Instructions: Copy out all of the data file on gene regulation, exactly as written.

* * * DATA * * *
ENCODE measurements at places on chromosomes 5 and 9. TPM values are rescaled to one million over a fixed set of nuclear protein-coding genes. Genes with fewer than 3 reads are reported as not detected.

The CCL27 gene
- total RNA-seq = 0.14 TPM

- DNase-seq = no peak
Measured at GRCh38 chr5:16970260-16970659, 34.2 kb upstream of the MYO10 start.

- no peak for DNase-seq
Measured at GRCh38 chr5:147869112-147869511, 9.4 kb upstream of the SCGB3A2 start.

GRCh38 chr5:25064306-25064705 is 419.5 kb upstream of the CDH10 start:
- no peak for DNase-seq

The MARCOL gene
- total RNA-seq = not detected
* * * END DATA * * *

ENCODE measurements at places on chromosomes 5 and 9. TPM values are rescaled to one million over a fixed set of nuclear protein-coding genes. Genes with fewer than 3 reads are reported as not detected.

The CCL27 gene
- total RNA-seq = 0.14 TPM

- DNase-seq = no peak
Measured at GRCh38 chr5:16970260-16970659, 34.2 kb upstream of the MYO10 start.

- no peak for DNase-seq
Measured at GRCh38 chr5:147869112-147869511, 9.4 kb upstream of the SCGB3A2 start.

GRCh38 chr5:25064306-25064705 is 419.5 kb upstream of the CDH10 start:
- no peak for DNase-seq

The MARCOL gene
- total RNA-seq = not detected